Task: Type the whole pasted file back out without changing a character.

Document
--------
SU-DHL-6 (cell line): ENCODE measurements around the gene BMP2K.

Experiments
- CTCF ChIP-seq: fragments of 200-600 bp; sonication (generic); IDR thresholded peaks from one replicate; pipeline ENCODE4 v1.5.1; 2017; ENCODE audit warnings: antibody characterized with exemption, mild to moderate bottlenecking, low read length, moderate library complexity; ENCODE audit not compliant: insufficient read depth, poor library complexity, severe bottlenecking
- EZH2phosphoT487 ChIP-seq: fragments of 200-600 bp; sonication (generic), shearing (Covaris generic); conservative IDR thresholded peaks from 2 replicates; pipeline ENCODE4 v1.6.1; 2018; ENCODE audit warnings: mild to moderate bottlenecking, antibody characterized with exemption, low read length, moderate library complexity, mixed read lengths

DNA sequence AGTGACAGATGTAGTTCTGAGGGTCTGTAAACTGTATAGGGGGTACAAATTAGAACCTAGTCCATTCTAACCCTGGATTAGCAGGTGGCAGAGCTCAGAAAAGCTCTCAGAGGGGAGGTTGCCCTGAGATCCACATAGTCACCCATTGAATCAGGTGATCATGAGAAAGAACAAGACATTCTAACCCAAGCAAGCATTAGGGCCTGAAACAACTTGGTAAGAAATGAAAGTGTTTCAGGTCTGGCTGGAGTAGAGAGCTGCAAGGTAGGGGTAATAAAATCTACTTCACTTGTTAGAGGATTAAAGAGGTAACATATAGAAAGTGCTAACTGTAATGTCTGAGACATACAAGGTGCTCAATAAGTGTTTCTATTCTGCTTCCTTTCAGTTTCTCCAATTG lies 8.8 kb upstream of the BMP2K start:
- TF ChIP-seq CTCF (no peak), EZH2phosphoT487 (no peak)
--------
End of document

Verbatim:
SU-DHL-6 (cell line): ENCODE measurements around the gene BMP2K.

Experiments
- CTCF ChIP-seq: fragments of 200-600 bp; sonication (generic); IDR thresholded peaks from one replicate; pipeline ENCODE4 v1.5.1; 2017; ENCODE audit warnings: antibody characterized with exemption, mild to moderate bottlenecking, low read length, moderate library complexity; ENCODE audit not compliant: insufficient read depth, poor library complexity, severe bottlenecking
- EZH2phosphoT487 ChIP-seq: fragments of 200-600 bp; sonication (generic), shearing (Covaris generic); conservative IDR thresholded peaks from 2 replicates; pipeline ENCODE4 v1.6.1; 2018; ENCODE audit warnings: mild to moderate bottlenecking, antibody characterized with exemption, low read length, moderate library complexity, mixed read lengths

DNA sequence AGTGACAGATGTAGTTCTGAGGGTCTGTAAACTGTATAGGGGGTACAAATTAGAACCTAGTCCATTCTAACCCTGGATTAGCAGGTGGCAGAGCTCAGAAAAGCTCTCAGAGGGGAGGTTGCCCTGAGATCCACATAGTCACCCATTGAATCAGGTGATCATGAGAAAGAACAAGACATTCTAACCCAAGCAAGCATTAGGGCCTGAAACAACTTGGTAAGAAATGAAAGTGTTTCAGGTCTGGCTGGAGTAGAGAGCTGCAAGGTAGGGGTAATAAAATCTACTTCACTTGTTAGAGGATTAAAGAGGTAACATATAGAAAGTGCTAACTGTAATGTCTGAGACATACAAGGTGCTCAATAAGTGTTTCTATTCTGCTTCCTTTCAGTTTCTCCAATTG lies 8.8 kb upstream of the BMP2K start:
- TF ChIP-seq CTCF (no peak), EZH2phosphoT487 (no peak)